As used herein “anti-microbial agent” refers to a compound which is effective against bacteria, algae, fungus, mold and/or mildew that may cause odor, stain, discoloration, unsightly texture, decay, or deterioration of physical properties.
The reservoir 30 may be constructed of any material known in the art and at least a portion of the reservoir is formed of a material comprising an anti-microbial agent. Non-limiting examples of such structural materials include polymeric materials including but not limited to polypropylene, polyethylene, styrenics, polyesters, polyethylene terephthalate (PET), polycarbonates, Poly(methyl methacrylate (PMMA), polyvinyls, Nylon, polyurethane, acrylic, epoxies, acetates, acrylonitrile-butadiene-styrene, fluoropolymers, latex, nitrile copolymers, nylons, polychloroprene, polyvinylchloride, Rayon, rubbers (natural and synthetic), silicone, and combinations thereof. Other exemplary materials of construction include a metal, for example aluminum foil. In one embodiment, the reservoir 30 comprises multiple layers of one or more materials. In another embodiment, the reservoir 30 comprises a single or multiple layer barrier film.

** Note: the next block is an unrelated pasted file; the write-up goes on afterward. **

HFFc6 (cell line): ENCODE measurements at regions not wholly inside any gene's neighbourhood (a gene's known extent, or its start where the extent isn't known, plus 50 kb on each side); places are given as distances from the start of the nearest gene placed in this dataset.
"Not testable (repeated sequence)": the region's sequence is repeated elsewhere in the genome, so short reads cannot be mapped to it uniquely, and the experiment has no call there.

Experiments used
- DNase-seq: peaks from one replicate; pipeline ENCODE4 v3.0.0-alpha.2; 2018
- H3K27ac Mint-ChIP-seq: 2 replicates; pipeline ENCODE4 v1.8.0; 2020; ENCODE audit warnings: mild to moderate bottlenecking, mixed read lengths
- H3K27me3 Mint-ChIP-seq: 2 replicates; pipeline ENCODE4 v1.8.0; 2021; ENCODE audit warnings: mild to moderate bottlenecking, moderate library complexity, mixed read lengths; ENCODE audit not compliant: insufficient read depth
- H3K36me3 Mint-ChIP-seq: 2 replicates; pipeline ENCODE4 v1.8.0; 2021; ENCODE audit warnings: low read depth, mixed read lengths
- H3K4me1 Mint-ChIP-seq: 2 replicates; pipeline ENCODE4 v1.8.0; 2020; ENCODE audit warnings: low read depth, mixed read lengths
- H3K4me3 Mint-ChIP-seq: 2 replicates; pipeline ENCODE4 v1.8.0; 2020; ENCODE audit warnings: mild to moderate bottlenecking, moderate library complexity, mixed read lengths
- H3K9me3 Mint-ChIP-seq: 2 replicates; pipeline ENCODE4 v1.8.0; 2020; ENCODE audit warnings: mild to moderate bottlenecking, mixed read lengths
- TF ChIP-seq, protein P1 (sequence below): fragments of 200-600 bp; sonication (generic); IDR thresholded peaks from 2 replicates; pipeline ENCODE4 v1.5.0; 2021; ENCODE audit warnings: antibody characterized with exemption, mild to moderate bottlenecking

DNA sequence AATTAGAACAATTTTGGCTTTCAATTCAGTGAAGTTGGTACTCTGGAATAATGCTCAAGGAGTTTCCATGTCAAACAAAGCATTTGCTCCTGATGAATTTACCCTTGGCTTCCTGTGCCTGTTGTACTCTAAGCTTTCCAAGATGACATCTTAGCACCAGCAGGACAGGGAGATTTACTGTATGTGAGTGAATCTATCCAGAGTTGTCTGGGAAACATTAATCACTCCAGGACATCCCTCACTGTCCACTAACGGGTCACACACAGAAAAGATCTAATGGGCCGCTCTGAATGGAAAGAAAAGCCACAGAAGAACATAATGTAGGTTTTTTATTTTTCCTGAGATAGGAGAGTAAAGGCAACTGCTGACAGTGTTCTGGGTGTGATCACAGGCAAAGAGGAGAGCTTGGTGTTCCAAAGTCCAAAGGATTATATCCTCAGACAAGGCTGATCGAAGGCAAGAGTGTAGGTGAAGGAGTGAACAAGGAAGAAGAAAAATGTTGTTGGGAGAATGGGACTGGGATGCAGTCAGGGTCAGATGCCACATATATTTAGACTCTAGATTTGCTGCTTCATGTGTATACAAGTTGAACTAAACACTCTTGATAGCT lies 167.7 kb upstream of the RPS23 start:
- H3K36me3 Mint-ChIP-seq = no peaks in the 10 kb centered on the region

At least a portion of the reservoir is formed of a material comprising an anti-microbial agent. In one exemplary embodiment, the anti-microbial agent of the reservoir is effective to prevent and/or minimize proliferation of anaerobic and/or aerobic bacteria. In another exemplary embodiment, the anti-microbial agent comprises one or more organic or inorganic compounds, or a combination thereof. Non-limiting examples of anti-microbial agents include, but are not limited to, iodine; silver; zinc; 2,4,4′-trichloro-2′-hydroxydiphenyl ether; silver zeolite; silver glass; 4-t-butylamino-6-cyclopropylamino-2-methylthio-s-triazine; thiabenzazole, 2-(4-thiazolyl)benzimidazole; dichloro-octyl-isothiazolone; octyl-isothiazolone; 10,10-oxybisphenoxarsine; tebuconazole; tolnaftate; zinc bis-(2-pyridinethiol-1-oxide); and quaternary compounds such as Bardac, dialkyl dimethyl ammonium chloride, or Barquat, alkyl dimethyl benzyl ammonium chloride, (Lonza, Fairfield, N.J., USA).
In one embodiment, the anti-microbial agent is either melt processed with the polymer material or is provided as an intimate part of a coating, optionally as a cured coating composition to provide durability. The incorporation of the anti-microbial agent into a polymer product is performed by known methods such as dry blending in the form of a powder or wet mixing in the form of solutions, dispersions or suspensions, optionally in an inert solvent, water or oil. The anti-microbial agent may be added directly into the processing apparatus (extruders, mixers, kneaders, etc.) in an inert atmosphere or ambient atmosphere. The present anti-microbial agent may be added in the form of a master batch or polymer concentrate.